One, bring back exit checks – these were abolished by Michael Howard in 1995 and could be reinstated, for a fee, pretty easily. We were in the single market when we first had them and could have them again. We would them know who is in the country at any one time, which gives voters confidence, andhelps to better plan the provision of public services.

Two, bring in identity cards – not just for migrants, but everyone – and make them key to accessing public services and benefits so people have confidence that the system is not being rigged or gamed.

Three, remove those who have been here three months but have not found work. Belgium is very good at this and is literally at the heart of the single market. 

Britain's future feels uncertain, so too does the government's. They are weak and fragile. Corbyn must show Europe he is the leader of the alternative. In this one meeting he could genuinely keep all options on the table.


Richard Angell is director of Progress.

Photo: Getty
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Ann Summers can’t claim to empower women when it is teaming up with Pornhub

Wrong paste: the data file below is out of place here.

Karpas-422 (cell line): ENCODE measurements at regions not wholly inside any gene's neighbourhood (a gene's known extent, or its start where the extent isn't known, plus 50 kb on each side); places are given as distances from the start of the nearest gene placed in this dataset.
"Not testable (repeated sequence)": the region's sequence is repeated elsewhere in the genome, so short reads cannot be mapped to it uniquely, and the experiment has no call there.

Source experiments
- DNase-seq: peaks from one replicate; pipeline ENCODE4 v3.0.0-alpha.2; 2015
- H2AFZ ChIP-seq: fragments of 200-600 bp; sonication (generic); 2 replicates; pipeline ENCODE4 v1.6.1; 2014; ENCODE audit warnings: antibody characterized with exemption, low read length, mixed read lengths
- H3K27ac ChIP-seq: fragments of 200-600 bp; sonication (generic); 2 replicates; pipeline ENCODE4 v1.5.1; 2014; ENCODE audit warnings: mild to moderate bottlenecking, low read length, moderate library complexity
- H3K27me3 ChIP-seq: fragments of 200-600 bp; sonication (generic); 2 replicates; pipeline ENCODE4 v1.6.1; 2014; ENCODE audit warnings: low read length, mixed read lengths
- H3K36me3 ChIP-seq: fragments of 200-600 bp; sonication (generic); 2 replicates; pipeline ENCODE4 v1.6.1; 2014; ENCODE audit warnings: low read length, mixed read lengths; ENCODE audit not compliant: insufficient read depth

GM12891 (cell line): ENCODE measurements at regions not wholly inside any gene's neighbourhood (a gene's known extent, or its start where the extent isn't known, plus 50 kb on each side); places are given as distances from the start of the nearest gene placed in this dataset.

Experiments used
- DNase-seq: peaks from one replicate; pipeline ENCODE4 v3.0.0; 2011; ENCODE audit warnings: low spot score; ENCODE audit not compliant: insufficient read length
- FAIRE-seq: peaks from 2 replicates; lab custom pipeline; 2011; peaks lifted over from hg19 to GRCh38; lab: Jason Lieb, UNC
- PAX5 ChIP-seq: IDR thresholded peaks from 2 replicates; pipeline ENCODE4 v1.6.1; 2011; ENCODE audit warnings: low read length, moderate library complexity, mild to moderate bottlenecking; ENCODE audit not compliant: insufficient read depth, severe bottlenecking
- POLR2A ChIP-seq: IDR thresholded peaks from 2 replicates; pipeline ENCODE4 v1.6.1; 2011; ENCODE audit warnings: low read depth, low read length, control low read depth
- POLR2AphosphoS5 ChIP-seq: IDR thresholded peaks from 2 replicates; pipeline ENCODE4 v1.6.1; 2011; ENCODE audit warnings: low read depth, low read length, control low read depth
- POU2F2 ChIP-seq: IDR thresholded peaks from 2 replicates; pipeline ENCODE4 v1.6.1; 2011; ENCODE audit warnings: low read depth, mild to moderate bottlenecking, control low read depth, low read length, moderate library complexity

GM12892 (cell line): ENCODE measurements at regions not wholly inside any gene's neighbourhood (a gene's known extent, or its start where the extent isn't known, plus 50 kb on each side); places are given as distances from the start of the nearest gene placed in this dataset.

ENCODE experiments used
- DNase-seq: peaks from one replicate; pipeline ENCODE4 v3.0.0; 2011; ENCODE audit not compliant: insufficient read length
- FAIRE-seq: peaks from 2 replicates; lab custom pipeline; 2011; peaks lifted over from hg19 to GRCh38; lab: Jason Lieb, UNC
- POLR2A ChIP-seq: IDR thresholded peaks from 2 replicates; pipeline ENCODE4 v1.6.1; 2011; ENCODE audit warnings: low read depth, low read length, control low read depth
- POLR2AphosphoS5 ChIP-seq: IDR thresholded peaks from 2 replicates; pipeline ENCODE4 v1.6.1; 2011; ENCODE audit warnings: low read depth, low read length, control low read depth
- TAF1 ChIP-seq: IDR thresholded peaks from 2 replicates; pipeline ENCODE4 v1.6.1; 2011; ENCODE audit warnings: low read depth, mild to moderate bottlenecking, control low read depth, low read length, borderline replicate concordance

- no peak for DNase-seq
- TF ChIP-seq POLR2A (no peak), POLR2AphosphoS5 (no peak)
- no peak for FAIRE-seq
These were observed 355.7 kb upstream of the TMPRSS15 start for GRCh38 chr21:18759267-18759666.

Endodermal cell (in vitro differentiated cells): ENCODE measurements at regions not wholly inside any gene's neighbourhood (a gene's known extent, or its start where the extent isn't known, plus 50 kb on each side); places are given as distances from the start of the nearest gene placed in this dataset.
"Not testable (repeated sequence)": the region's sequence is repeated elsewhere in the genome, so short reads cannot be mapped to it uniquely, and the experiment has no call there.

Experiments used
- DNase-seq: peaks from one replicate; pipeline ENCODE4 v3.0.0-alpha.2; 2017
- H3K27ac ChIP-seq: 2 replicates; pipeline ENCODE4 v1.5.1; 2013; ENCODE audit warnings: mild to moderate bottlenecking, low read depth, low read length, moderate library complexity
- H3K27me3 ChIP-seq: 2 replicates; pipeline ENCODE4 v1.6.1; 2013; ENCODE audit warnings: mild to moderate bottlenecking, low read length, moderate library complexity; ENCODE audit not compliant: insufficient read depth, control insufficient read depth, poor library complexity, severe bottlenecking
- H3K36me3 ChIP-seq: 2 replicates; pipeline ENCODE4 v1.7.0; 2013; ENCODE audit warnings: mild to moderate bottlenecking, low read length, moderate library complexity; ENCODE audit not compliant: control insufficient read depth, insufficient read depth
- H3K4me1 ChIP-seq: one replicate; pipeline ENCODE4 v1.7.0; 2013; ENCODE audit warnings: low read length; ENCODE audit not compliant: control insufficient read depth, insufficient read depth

This is not about mutual sexual fulfilment, it is about eroticising women’s pain. 

I can’t understand why erotic retailers like Ann Summers have persisted into the twenty-first century. The store claims to be “sexy, daring, provocative and naughty”, and somewhat predictably positions itself as empowering for women. As a feminist of the unfashionable type, I can’t help but be suspicious of any form of sexual liberation that can be bought or sold.

And yet, I’d never really thought of Ann Summers as being particularly threatening to the rights of women, more just a faintly depressing reflection of heteronormativity. This changed when I saw they’d teamed-up with Pornhub. The website is reputedly the largest purveyor of online pornography in the world. Pornhub guidelines state that content flagged as  “illegal, unlawful, harassing, harmful, offensive” will be removed. Nonetheless, the site still contains simulated incest and rape with some of the more easily published film titles including “Exploited Teen Asia” (236 million views) and “How to sexually harass your secretary properly” (10.5 million views.)  With campaigns such as #metoo and #timesup are sweeping social media, it seems bizarre that a high street brand would not consider Pornhub merchandise as toxic.